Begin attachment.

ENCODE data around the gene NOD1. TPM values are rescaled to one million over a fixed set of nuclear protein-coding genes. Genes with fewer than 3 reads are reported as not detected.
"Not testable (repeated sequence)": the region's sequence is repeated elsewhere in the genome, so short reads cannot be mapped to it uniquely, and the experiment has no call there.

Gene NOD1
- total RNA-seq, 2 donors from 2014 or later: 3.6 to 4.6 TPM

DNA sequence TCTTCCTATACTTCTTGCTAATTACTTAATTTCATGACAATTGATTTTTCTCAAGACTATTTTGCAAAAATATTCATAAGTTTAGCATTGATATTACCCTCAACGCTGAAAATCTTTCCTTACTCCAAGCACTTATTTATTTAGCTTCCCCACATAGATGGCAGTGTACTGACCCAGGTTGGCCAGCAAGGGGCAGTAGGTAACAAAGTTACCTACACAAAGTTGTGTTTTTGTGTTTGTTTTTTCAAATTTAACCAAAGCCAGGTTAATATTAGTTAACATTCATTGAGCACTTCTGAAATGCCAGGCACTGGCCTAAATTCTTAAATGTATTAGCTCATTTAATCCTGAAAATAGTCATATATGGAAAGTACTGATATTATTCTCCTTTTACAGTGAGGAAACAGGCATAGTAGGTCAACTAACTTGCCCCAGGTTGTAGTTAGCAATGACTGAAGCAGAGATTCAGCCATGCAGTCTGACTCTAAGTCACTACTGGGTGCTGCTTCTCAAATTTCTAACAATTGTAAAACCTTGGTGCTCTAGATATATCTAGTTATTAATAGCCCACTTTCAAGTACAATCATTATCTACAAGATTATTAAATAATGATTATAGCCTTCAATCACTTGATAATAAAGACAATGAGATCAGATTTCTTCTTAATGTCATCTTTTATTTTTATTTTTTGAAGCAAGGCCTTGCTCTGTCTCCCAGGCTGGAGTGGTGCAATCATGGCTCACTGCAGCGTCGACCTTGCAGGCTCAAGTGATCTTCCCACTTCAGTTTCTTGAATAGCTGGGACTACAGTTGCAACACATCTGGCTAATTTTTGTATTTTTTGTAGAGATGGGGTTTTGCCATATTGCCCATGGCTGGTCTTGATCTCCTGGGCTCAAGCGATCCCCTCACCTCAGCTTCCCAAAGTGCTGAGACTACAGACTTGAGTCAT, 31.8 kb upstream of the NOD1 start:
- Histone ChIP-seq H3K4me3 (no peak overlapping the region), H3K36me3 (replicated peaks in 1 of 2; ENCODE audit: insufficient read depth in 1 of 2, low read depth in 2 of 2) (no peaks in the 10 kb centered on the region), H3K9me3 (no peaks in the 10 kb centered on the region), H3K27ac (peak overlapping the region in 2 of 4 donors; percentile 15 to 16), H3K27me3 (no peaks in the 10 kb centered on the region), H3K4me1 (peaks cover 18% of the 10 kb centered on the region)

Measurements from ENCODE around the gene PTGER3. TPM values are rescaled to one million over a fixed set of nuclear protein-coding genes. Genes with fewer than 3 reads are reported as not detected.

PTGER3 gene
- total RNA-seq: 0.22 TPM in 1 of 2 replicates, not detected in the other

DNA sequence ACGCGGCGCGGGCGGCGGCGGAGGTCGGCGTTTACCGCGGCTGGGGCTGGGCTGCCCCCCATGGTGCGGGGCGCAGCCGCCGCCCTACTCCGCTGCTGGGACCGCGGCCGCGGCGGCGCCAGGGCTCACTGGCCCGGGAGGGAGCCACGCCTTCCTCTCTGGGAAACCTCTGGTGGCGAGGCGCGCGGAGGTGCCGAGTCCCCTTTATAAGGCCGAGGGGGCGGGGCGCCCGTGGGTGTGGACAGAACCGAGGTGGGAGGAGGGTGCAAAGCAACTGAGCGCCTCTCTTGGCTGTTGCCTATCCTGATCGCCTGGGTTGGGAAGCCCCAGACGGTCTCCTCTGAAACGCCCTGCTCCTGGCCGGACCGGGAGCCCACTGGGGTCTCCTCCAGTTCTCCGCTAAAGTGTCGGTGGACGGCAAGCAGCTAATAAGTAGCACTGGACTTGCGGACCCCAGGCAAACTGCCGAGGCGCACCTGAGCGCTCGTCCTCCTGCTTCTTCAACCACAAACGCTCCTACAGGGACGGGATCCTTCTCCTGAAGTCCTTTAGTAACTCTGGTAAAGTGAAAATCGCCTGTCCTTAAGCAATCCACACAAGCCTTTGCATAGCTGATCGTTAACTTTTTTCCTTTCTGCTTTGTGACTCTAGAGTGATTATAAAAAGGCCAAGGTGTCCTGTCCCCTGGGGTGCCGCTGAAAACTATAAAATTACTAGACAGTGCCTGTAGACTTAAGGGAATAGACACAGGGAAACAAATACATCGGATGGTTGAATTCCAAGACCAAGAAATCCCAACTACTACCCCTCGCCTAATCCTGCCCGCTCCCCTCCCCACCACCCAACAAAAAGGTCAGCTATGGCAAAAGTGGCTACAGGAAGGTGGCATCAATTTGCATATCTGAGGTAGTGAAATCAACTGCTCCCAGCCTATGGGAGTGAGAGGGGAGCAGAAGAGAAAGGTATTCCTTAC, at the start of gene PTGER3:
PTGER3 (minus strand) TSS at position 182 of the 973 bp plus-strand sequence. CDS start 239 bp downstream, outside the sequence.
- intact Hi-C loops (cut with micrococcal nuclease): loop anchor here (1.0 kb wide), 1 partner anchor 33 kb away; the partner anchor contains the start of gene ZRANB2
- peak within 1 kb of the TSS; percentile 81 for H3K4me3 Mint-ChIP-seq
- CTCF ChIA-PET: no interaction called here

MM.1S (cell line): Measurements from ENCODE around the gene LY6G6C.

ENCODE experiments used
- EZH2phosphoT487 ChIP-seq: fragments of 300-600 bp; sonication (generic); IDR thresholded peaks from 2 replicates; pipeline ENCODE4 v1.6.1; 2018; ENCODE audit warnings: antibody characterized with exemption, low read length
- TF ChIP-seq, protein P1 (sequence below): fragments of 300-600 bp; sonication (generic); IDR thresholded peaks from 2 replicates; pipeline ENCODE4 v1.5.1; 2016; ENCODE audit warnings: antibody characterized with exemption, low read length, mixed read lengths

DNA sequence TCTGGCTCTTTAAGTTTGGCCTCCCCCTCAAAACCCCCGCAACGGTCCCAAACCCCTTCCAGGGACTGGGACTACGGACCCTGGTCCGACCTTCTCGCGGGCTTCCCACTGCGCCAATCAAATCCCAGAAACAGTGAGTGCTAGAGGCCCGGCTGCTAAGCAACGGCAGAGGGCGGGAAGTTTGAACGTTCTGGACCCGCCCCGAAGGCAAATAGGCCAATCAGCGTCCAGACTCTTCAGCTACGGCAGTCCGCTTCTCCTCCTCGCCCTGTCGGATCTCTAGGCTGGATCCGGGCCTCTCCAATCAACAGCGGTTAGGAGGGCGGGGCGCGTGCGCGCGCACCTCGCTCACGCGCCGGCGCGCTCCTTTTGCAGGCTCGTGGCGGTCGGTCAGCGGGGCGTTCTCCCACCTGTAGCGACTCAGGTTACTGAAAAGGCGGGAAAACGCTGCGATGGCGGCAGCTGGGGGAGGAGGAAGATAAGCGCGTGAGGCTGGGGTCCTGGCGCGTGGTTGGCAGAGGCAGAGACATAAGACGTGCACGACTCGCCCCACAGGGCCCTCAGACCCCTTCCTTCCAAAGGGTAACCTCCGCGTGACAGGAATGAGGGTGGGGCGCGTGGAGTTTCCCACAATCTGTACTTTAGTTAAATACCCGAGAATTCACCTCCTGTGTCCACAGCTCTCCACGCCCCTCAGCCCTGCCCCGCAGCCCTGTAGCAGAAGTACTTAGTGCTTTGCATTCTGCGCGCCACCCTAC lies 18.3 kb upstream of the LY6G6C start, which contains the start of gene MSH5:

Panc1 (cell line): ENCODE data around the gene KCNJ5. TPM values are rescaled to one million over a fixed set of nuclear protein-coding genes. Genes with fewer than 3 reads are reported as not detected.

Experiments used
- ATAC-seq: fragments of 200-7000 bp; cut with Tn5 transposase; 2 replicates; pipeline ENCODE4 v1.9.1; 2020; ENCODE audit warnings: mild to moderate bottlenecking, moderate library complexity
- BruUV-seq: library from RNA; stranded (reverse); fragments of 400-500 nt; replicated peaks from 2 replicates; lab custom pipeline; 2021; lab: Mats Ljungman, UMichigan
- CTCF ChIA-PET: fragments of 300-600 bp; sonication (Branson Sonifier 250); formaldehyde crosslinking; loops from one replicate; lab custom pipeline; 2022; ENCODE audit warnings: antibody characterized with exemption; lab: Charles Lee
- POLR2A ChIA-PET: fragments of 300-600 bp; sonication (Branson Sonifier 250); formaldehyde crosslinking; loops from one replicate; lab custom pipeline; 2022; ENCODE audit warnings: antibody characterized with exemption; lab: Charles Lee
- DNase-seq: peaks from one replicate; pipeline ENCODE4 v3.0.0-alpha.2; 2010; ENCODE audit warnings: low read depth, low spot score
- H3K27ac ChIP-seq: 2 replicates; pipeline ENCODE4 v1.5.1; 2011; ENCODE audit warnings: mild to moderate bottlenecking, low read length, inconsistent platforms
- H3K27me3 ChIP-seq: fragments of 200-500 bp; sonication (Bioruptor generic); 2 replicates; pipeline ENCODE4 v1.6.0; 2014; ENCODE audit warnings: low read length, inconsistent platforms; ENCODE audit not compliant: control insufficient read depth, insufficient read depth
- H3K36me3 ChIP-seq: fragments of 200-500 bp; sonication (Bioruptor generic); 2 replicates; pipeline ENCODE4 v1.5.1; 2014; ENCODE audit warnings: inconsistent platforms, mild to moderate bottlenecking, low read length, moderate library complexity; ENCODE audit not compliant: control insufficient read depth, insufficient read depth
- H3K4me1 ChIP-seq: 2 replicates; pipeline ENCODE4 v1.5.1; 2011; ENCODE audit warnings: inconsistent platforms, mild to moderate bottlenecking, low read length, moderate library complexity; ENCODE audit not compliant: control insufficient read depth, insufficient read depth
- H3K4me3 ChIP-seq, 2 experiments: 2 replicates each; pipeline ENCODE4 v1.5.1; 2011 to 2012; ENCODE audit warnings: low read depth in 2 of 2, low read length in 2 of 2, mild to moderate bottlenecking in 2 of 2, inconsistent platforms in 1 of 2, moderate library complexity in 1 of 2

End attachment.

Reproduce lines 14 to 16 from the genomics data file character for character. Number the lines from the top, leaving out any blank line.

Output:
- CTCF ChIA-PET: no interaction called here

MM.1S (cell line): Measurements from ENCODE around the gene LY6G6C.

ENCODE experiments used